The point that the PBS documentary uses to underscore the “Swindle” idea at the end, is what Mrs. Phillips put on her 1940 census form– that she was a “maker of games,” but that her income was “zero.” But this only makes sense if you want to believe that she wanted to make money off her various games in the first place.  This can be used just as easily to support my contention that she did not want to make money off her games.

At the beginning of Ruthless, the show discusses how 19th century board games were intended to be both moral and educational. Much of the success of Parker Brothers resulted from taking a different approach– that games should be fun to play. But while the documentary goes to great lengths to portray Elizabeth Magie as a modern woman, far ahead of her time, she was also a Victorian, and ultimately, she wanted her games to be moral and educational, as the Victorians did.

Stephen Ives replies:

Dear David,

Thanks for your thoughtful comments about my film Ruthless: Monopoly’s Secret History, and kudos for keeping up such an interesting website on the history of the game. Here is my response.

First, the title. Yes, it definitely refers to the way you have to play Monopoly in order to win, but it is also a reference to the strategy Parker Brothers employed to protect their best-selling game. Robert Barton practiced what can only be described as a “catch and kill” approach to games like Finance and Inflation, not to mention the folk boards he is supposed to have purchased. He was on a mission to expunge any record of The Landlord’s Game because he knew that Parker Brother’s claim to the game rested on shaky legal ground.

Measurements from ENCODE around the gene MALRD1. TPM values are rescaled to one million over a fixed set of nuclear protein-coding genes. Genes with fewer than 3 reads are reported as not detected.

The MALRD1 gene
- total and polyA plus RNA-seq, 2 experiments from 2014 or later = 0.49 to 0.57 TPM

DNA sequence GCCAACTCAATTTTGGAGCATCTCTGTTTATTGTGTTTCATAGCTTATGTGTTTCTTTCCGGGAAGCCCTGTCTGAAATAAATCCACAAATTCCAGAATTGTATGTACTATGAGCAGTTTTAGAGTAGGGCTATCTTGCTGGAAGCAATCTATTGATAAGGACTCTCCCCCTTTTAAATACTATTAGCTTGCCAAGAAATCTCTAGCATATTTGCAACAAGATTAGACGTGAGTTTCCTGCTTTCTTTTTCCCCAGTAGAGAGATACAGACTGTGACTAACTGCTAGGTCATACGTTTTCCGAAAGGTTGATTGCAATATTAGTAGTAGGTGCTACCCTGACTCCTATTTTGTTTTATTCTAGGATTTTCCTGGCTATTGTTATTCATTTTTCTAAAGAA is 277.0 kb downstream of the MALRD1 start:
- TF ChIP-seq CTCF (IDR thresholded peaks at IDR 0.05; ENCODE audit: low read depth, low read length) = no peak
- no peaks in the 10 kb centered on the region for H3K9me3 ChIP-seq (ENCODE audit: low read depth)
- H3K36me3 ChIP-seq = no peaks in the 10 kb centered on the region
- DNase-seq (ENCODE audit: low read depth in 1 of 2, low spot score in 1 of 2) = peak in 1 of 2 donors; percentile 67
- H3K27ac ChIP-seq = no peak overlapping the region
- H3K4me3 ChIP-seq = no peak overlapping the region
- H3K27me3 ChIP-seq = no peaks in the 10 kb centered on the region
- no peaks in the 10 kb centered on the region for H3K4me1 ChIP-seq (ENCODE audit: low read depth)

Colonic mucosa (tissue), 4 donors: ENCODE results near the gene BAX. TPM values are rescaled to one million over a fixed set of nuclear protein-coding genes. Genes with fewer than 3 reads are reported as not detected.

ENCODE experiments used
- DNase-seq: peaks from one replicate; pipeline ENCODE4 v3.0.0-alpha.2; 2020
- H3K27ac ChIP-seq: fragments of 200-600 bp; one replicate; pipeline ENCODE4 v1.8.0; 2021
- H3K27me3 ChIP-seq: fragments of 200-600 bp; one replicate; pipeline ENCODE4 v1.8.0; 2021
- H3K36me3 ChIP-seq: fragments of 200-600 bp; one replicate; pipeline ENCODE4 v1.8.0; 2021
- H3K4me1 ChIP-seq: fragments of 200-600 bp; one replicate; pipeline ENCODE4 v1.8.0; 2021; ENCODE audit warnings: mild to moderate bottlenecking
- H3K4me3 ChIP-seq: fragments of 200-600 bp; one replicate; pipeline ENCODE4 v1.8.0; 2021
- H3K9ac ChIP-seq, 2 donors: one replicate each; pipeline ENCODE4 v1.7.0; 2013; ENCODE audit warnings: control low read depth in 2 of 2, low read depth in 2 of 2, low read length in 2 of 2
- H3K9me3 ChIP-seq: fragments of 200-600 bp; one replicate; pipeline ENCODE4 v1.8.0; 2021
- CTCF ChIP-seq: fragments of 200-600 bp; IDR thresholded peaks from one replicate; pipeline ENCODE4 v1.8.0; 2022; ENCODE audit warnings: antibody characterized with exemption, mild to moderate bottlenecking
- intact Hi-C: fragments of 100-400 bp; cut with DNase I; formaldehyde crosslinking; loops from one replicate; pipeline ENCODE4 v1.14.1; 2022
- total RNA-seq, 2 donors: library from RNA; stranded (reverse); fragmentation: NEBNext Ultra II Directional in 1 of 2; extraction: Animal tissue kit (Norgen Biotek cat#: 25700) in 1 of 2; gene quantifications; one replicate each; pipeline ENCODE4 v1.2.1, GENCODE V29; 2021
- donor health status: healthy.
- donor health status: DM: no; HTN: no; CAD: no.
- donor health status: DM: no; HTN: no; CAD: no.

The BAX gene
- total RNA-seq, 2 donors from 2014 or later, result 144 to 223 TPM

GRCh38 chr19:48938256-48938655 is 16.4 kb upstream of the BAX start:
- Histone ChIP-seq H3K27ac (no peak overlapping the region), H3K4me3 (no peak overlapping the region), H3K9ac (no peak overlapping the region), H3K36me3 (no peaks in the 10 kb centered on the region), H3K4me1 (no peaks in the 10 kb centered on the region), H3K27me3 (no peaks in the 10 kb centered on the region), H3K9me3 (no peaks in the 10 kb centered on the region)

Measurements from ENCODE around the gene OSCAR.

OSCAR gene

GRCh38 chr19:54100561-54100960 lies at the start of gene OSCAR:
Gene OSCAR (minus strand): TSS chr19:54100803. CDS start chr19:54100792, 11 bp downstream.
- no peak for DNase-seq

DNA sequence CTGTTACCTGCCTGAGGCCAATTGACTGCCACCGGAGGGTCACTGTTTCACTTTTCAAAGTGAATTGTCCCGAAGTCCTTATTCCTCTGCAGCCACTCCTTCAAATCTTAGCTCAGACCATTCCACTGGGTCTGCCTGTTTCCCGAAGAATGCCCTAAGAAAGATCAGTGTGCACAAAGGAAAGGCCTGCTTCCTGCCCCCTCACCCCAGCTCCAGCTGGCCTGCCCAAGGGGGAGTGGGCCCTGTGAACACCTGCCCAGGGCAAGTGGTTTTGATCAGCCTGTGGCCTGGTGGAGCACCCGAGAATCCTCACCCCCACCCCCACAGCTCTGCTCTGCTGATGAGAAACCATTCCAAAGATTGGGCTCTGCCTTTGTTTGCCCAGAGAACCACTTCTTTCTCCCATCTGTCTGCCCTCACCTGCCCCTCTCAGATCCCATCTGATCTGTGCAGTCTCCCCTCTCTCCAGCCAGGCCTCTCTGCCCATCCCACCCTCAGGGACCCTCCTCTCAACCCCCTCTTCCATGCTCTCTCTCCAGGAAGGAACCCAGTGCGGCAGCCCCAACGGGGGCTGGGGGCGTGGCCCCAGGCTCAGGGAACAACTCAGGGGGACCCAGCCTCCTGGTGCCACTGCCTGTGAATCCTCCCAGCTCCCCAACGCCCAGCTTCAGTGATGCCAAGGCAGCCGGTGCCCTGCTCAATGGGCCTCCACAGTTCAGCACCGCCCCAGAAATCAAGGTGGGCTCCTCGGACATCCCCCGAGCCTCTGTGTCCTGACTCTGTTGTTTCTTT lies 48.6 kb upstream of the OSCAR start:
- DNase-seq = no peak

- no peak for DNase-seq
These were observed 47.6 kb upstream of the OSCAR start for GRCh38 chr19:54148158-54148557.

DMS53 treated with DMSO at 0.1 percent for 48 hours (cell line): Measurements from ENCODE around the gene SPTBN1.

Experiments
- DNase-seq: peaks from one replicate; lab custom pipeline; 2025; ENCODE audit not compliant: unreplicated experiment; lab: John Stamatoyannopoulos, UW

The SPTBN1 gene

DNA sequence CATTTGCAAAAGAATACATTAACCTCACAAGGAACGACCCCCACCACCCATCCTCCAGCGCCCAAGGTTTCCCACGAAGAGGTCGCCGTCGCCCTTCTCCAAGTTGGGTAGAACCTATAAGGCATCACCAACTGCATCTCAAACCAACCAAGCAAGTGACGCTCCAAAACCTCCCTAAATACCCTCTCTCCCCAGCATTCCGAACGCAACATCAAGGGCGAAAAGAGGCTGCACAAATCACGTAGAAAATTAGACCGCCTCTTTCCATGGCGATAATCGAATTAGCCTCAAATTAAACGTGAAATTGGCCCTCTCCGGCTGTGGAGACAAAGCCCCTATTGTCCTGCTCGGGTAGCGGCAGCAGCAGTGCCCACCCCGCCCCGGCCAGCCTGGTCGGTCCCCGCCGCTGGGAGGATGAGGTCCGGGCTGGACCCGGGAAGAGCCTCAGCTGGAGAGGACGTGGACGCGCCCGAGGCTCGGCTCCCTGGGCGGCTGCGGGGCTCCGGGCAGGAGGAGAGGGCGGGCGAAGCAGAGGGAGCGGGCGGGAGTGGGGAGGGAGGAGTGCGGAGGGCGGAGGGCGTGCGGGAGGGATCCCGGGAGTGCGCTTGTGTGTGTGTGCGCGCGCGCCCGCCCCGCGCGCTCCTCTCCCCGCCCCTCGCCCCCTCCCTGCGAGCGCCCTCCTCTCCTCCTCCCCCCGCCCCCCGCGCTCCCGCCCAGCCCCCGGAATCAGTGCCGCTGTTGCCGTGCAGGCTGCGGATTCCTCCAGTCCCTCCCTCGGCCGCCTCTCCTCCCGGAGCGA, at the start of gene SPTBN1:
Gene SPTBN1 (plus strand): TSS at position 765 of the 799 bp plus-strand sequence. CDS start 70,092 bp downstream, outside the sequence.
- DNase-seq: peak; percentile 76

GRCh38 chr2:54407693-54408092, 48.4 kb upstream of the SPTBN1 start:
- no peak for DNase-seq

I take issue with your characterization that, in her deal with Parker Brothers, Lizzie Magie got “exactly what she wanted.” Magie was furious when she saw Darrow taking credit for her game and went to the press to try and set the record straight. When George Parker swooped in, in damage control mode, he was able to exploit Lizzie’s admiration for him and his company, but also her fervent desire to advance the ideas of Henry George. It is not hard to imagine Parker using this as leverage and making promises that appealed to Magie’s principles and, let’s be honest, her ego to extract the best deal possible. But $500? For the rights to what Parker knew was on track to be the best-selling board game in memory? Even if Magie’s ultimate goal wasn’t money, this to me, is the equivalent of interrogating a witness without her lawyer present. Maybe Phil Orbanes can speak to what the typical royalty offer was on a hot game that was sought by multiple companies. I am pretty sure it wasn’t zero.

And the fact that Parker Brothers issued the game Fortune tells me not that they were willing to walk away from Darrow – they had invested too much in his false narrative, and his fraudulent rags-to-riches story was a powerful selling tool in the Depression – but they were simply covering their bets in case Lizzie proved unpersuadable. Phil Orbanes and I also disagree about Easy Money, the version of Monopoly published by Milton Bradley. This game was a major threat to Parker Brothers, issued by their biggest competitor. Parker Brothers at first challenged the Milton Bradley game and then agreed to a license with Milton Bradley. Phil argues that licensing your patent to another company strengthens the legitimacy of that patent. Since Darrow’s 1935 patent was little more than a façade designed to obscure the fact that Monopoly had been in the public domain for decades, this may be true, but it seems more logical to me that Parkers Brothers knew that Milton Bradley knew Charles Darrow was a fraud, and they gave away some of their profits to keep their competition at bay.